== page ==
Eisenhower had to intervene, at times, to get the Commission (which had African Americans on its staff) accommodations in places like Montgomery, Alabama. Even the commanding at the local military base refused to welcome them.
A telling TV moment? We see Hesburgh quietly challenging the racist Montgomery County, Alabama sheriff with “Has there ever been, in history, a good society built on fear?”
It’s sobering to see this GOP presidential commission digging into issues like segregation and voter suppression, and know which political party has been striving to bring back those days in the states of the former Confederacy today.
It still startles, 60 years later, seeing someone articulate “the problem” as bluntly as Hesburgh did, noting the “thousand times a day” a person of color dealt with discrimination in 1950s America, and how laughable the counter-arguments sounded to him.
“It’s like holding a man underwater and asking, ‘Why don’t you SWIM?'”
He was on stage with Rev. Martin Luther King Jr., deeply involved in the pursuit of nuclear disarmament (also dating from the Eisenhower years), a glad-hander who enjoyed cigars and bourbon with those he was trying to bring together at peace conferences or Civil Rights Commission meetings.
As Vatican envoy to nuclear disarmament talks in 1957, he started to see the avocation life was adding to his priesthood vocation — that of “a mediator.”
The Latin word for “priest” is “bridge builder,” the former religion editor at Newsweek remarks. That was Hesburgh Creadon presents all this in a brisk, lively film, with lots of topical music underscoring the archival footage, and interviews with everyone from former students who became journalists or members of Congress to Ted Koppel and former Senator Alan Simpson.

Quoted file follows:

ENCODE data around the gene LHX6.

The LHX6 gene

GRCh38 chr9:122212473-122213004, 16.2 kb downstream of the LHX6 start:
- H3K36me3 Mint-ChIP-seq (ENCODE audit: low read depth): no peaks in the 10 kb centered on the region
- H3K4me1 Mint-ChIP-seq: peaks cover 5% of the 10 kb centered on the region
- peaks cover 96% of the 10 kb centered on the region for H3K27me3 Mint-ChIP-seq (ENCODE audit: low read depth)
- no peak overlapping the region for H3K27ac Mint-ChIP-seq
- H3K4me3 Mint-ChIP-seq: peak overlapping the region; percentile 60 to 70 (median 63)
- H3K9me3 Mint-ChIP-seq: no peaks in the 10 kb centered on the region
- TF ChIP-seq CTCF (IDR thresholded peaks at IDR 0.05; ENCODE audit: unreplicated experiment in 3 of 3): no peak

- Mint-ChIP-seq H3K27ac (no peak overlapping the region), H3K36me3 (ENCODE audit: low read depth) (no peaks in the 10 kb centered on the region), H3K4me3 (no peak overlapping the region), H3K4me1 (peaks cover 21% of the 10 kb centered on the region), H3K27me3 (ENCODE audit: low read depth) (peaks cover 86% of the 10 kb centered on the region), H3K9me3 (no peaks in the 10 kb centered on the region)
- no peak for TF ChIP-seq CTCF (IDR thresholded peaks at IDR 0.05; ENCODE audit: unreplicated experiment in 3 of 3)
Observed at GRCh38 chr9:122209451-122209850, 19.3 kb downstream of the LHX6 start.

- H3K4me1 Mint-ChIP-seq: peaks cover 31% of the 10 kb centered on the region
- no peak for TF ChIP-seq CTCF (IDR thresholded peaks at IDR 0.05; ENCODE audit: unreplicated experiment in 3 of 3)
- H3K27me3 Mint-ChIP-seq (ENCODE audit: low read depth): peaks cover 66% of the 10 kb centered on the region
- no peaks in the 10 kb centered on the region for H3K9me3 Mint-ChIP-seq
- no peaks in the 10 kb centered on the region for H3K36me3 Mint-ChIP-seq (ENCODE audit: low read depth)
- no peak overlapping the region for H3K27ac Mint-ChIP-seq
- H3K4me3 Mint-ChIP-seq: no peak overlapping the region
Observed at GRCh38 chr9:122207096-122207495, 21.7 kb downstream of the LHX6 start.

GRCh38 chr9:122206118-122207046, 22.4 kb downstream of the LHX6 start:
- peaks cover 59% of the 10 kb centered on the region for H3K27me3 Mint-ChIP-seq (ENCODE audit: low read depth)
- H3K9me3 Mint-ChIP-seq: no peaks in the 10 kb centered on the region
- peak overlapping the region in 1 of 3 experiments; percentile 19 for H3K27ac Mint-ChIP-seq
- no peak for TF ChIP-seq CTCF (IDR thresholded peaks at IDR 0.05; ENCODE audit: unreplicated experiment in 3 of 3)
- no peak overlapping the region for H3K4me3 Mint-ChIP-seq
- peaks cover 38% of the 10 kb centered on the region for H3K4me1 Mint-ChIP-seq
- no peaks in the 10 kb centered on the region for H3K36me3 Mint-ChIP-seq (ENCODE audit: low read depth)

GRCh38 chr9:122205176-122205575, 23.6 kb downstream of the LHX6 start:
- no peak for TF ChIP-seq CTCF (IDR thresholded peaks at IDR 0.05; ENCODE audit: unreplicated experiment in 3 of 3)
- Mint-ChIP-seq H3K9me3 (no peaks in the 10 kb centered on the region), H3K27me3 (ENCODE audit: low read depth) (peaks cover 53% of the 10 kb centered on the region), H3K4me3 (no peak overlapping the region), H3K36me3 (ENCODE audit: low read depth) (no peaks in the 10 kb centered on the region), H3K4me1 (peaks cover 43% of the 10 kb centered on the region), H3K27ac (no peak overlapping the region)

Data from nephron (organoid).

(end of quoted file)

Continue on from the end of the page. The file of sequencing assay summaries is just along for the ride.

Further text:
The director only hints at the self-described “imperfect” side of Hesburgh, a man who like the Protestant Billy Graham was entirely too cozy with great power, — calling in favors from his old friend, Pope Paul VI, Jimmy Carter and others, living modestly enough on campus but recipient of many a “gift,” and more often ensconced in limos or jets on his way here or there, generally put up in fine hotels.
The film’s real “negatives” are reserved for the Vatican, which tried repeatedly to reign in Notre Dame and censor who the campus invited to speak or teach there, for JFK who “slow-walked” the recommendations of the Civil Rights Commission (Eisenhower didn’t even slow-walk them), for LBJ who “blackmailed” members of Congress to push through the landmark Civil Rights legislation of his presidency, and Richard Nixon, who is heard on tape sniping about Hesburgh (who turned on Nixon and the War in Vietnam, eventually).
But the portrait that emerges hasn’t been rendered inaccurate by history, and the film corrects the crime that such a noble public figure should be forgotten, especially in a time when “noble public figure” is almost an oxymoron.